Film Review: BLACK SWAN (2010)
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"Black Swan" Movie Review. 8.5/10.
By Todd Murphy. ALL ABOUT MOVIES.NET.
Directed by Darren Afronosky
Starring Natalie Portman, Vincent Cassel, Mila Kunis, Barbara Hershey, Winona Ryder
Disturbing, beautiful and deeply psychological with touches of horror thrown in, “Black Swan” is a thrilling story of one ballet dancer’s obsessive quest to perfect her performance in a high profile production of “Swan Lake”.
The words thrilling and scary are not what you would expect to be associated with a film about the ballet, but director Darren Afronosky has composed a beautiful and disturbing story of ballet dancer Nina’s (Portman) obsessive quest to give the perfect performance as both the White Swan and the Black Swan in ballet director Thomas Leroy’s (Cassel) high profile production of Swan Lake. At the heart of this film is the conflict of duality: the white swan is pristine and innocent, while the black swan is sensual and treacherous. Nina has what it takes to be the white swan, being an exceptionally sheltered and innocent girl, obsessed with perfecting her technique. However, she has a battle on her hands to convince Leroy that she can play the black swan who needs to be out of control, sensuous and passionate. After an uncomfortable encounter where Leroy uses ‘sexuality’ to engage a response out of Nina, she scores the lead roles, much to the horror of previous star ballet dancer Beth (Ryder). As Nina continues to delve in to the role, her life becomes a mixture of fantasy and reality, and in essence, she becomes the character she is trying to portray as she has a battle in her own mind with a dark version of herself that keeps appearing in many places in her life. As a study in method acting, this film demonstrates this very clearly, to the point where you might be afraid to approach any actors who use this style of acting. The film in effect becomes very illusory, almost as if we are watching an intense dream/nightmare in Nina’s head. Is it real? Who knows! On this point the film is deliberately ambiguous, which adds layers of complexity and mystery that are engaging to watch. The film also explores the competitive nature between performance artists, particularly the relationship between the lead and his/her understudy. Portman is excellent in the role, and she plays all the feelings of innocence, paranoia, passion, and some times evil to perfection. The sequences involving her black swan character are chilling, bordering on horrific. The supporting cast are likewise excellent, with Mila Kunis providing some light-hearted moments, and Vincent Cassel providing an egotistical and driven character in Leroy that you can imagine would be directing a production like this. “Black Swan” is riveting to watch.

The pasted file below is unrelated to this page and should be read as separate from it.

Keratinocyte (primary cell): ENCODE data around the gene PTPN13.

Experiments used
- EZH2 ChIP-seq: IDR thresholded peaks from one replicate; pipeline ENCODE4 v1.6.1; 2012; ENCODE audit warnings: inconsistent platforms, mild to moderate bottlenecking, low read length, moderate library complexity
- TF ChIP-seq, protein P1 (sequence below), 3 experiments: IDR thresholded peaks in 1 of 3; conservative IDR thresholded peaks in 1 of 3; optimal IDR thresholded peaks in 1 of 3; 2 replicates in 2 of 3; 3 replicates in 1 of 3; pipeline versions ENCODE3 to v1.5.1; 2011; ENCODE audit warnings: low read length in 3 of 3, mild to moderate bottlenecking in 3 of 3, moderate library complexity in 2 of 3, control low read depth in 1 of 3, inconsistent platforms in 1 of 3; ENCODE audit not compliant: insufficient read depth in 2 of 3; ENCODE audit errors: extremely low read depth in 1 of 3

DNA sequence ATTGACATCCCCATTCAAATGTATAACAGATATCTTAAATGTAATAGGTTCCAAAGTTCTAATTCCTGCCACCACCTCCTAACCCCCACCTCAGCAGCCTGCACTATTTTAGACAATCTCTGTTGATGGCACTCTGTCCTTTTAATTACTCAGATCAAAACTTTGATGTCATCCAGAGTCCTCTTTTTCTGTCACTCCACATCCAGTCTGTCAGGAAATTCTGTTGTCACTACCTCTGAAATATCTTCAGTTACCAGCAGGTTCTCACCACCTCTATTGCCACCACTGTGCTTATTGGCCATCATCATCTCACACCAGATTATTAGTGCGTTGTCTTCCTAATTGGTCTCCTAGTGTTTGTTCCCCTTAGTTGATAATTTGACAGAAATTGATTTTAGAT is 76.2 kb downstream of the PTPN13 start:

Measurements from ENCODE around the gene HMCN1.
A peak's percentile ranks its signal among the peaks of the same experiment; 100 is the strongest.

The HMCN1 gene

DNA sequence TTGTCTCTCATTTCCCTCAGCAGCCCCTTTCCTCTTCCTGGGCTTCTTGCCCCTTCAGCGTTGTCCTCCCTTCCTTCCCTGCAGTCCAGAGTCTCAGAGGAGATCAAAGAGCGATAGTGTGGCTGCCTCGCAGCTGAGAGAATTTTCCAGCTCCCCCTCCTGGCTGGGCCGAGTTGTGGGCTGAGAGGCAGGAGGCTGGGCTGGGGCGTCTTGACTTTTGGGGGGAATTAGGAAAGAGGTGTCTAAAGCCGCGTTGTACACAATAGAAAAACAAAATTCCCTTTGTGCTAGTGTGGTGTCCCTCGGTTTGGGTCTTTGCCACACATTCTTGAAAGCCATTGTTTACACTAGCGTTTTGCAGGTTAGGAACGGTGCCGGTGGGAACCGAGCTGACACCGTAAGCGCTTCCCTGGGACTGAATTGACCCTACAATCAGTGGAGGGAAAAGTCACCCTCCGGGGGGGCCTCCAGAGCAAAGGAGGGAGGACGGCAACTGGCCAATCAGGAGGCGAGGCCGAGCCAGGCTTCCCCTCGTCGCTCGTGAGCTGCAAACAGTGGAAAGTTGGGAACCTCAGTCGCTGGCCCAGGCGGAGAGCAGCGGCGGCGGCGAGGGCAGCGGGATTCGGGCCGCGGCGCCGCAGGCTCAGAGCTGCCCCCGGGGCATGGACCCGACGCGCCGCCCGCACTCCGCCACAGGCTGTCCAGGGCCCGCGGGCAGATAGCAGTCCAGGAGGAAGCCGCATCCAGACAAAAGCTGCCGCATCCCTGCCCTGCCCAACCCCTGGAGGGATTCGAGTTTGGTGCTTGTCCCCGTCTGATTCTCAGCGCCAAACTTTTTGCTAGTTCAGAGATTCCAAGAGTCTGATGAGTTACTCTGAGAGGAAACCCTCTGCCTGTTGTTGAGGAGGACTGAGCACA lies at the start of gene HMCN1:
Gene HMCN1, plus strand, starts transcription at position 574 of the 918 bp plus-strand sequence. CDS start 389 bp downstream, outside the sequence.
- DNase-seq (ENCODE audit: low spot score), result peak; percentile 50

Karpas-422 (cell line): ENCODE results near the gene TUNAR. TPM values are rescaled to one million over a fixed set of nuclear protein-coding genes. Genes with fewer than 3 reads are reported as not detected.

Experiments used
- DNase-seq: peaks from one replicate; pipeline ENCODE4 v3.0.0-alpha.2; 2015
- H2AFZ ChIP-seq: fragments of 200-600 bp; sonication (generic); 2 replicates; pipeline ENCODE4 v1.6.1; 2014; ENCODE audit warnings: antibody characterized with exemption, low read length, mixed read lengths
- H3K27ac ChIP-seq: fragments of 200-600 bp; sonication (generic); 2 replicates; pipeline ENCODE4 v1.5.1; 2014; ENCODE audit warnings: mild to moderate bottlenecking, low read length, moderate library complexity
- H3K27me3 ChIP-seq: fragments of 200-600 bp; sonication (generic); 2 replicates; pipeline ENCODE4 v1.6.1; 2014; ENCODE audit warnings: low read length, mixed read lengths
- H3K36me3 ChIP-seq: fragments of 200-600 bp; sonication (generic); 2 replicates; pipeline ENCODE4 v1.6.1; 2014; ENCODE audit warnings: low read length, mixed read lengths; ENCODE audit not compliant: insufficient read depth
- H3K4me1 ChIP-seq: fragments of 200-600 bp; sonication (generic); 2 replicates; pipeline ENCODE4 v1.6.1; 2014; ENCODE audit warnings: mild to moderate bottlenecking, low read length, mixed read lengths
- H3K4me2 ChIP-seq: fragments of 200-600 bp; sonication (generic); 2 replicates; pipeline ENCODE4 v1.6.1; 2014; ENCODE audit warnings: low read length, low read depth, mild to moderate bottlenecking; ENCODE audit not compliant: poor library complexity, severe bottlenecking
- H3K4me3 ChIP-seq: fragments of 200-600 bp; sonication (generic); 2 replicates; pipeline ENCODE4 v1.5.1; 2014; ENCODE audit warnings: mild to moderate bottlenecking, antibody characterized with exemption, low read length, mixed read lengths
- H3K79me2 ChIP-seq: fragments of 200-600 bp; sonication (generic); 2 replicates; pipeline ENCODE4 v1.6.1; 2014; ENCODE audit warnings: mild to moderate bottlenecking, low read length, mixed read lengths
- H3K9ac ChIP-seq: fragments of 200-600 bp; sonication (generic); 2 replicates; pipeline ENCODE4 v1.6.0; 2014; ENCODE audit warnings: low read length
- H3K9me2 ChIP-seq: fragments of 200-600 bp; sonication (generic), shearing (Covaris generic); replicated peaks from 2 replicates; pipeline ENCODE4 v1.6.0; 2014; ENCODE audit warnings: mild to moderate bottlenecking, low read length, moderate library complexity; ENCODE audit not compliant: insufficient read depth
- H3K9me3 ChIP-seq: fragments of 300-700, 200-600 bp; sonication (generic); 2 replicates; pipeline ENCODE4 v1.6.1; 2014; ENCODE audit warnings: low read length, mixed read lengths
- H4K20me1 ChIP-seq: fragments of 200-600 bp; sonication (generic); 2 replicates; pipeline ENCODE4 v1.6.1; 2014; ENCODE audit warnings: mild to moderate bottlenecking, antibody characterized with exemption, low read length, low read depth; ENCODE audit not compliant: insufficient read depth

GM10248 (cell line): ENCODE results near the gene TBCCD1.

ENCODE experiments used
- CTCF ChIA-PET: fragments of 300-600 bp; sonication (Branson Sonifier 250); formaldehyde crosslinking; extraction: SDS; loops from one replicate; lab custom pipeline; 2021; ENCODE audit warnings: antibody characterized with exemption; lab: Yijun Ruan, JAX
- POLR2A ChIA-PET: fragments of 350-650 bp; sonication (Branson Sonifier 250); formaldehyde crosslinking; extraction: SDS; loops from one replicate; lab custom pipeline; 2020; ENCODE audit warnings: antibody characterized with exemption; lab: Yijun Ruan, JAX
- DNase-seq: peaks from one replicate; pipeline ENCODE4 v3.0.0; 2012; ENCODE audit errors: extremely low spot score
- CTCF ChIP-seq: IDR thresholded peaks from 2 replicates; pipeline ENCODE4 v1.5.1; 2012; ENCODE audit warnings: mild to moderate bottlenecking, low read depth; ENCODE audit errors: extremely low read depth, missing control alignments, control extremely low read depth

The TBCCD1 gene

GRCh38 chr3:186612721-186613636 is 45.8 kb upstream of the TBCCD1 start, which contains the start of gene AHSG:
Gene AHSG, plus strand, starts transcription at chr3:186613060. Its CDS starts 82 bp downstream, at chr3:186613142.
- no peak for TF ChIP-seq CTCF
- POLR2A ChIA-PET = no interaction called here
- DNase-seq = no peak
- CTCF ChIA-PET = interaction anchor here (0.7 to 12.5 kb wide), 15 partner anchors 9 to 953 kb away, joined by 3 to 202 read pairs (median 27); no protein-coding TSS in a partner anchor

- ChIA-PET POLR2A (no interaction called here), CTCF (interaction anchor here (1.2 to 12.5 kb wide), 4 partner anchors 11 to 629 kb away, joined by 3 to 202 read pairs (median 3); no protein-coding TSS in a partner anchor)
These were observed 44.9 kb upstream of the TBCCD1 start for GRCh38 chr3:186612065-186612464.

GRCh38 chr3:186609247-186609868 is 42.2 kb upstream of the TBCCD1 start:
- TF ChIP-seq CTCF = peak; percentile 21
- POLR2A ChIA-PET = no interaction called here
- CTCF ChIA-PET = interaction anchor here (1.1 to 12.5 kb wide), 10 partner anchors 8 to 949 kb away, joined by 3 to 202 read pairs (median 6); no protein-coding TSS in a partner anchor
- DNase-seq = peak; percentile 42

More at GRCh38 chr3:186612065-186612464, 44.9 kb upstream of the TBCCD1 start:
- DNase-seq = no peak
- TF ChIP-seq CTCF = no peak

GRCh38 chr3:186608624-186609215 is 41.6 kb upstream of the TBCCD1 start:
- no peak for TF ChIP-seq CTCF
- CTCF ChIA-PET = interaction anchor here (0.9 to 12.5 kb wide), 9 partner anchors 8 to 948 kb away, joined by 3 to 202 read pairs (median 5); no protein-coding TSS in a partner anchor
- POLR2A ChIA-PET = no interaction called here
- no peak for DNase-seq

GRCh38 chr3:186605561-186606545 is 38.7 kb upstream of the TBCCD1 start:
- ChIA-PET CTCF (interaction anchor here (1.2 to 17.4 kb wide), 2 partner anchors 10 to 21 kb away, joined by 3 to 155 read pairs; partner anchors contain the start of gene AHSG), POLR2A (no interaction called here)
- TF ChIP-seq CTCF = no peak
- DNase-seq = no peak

Some of the handheld camera work, particularly in the ballet sequences, seems mis-directed in the sense that you can see the filmmakers are trying to give you the feeling of being in the dance itself, but the camera work seems a little cheap and amateur. Given this story is about the ballet and there are many sequences devoted to it, this is somewhat disappointing. Winona Ryder is somewhat off-key in this film. She does the job in a sense, but given how well the other cast blend in with each other, her voice and performance seem to stick out like a sore thumb and do not complement the rest of the film.
Click here for the full review at All About Movies.net.
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Todd Murphy is a film analyst and staff writer/reviewer for the film and DVD review web site, ALL ABOUT MOVIES.NET.